Over 600 People Walk by Two Lost Girls: Can You Blame Them?

In the Daily Mail, there is a story about an experiment where two little girls say they are lost and more than 600 people at a shopping mall walk by them:

Hidden cameras recorded Uma, seven, and Maya, five, who took it in turns to look lost.

Astonishingly, over the whole hour only one person, a grandmother, took a moment to find out if there was a problem. All of the 616 other passers-by completely ignored the girls.

Heartbreakingly for the mother of the sisters – who was watching from a hiding place nearby – passing couples even split apart to walk around either side of the 'lost' girls and people wheeling suitcases took evasive action to avoid Maya and Uma, not thinking to check if they needed help.

Who can blame them? The authorities have spent years making it clear that adults, in particular male adults, are suspect --and now they want those same adults to stand up and help kids with no regard for their own welfare:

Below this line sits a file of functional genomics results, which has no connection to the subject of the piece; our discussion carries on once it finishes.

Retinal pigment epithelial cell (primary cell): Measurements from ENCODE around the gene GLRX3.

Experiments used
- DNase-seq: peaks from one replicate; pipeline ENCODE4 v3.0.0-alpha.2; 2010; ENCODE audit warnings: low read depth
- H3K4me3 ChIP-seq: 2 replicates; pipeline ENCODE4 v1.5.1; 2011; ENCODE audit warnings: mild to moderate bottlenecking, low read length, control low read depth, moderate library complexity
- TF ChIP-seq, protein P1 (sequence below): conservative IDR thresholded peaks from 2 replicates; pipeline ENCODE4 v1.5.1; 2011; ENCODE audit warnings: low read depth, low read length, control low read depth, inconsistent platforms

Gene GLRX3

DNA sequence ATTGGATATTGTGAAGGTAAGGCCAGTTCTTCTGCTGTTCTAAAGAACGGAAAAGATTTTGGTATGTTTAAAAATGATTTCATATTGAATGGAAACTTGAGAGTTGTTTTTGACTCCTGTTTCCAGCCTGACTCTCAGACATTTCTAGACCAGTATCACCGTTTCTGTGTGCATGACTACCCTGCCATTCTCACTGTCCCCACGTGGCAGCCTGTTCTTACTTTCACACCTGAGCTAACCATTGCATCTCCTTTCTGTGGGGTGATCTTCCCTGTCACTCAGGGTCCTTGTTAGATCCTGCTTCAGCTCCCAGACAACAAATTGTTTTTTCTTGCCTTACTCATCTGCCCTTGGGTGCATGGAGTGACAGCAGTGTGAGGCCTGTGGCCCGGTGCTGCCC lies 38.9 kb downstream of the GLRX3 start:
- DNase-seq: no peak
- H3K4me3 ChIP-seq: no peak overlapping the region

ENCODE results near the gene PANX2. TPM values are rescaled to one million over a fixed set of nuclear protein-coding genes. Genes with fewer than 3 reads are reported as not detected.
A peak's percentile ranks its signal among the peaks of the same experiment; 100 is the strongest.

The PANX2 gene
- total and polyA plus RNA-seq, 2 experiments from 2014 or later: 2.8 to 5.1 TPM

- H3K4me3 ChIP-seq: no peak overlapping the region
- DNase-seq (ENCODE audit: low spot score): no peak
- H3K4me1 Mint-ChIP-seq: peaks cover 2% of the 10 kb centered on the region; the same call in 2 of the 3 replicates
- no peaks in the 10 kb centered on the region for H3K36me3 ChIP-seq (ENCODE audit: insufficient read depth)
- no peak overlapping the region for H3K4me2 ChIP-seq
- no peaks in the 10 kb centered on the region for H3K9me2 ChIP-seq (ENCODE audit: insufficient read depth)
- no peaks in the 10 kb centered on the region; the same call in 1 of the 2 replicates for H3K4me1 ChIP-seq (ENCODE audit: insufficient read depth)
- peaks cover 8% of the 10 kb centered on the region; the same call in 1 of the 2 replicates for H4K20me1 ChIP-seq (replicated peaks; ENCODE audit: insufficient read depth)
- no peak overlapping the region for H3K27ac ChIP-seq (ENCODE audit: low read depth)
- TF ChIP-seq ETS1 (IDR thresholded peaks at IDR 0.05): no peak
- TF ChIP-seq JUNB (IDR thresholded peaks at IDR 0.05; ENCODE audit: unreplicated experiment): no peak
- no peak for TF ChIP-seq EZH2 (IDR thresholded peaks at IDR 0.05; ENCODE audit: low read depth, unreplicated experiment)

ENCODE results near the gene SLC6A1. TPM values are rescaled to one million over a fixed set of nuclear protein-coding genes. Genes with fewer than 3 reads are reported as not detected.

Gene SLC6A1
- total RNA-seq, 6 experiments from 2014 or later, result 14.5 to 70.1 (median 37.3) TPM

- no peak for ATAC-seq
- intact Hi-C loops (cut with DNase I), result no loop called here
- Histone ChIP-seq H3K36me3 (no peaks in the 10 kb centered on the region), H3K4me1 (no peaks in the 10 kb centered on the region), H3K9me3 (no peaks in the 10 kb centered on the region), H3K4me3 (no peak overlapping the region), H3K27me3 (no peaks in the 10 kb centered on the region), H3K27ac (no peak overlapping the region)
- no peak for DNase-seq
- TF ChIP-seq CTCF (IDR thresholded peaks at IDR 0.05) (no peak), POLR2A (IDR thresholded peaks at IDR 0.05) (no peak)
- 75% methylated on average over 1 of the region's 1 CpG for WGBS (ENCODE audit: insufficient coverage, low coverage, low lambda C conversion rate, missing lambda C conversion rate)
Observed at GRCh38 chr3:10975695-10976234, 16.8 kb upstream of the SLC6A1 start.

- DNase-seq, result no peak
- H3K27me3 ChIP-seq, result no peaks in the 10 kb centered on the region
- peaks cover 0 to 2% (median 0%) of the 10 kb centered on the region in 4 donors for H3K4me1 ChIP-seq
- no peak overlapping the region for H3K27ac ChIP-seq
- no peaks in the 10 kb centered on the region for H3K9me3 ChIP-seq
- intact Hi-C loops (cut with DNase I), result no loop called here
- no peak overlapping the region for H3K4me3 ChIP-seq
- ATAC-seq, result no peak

Experts said the reluctance of the passers-by was partly explained by people being busy, and partly a fear – especially among men – of any help they offer a child being misinterpreted.

But the NSPCC said a child's welfare was more important than worrying about being labelled a 'stranger danger'.

A spokesman said: 'We have got to get a message out to adults that they have a responsibility to protect children and that must supersede any concern you have for other people's perception of why you are reaching out to help that child.'

Bullshit -- responsibility is a two-way street. It's not just a "perception by people" that men and even women are a danger to kids, it is a reality that men (and some women, but mostly men) are charged with abuse and face real jail time, job loss and separation from their families for sex abuse charges so readily that they have become immune to the cries of kids. Who can blame them? I can't. Can you?

More from Dr. Helen: 

Men on Strike in L.A.?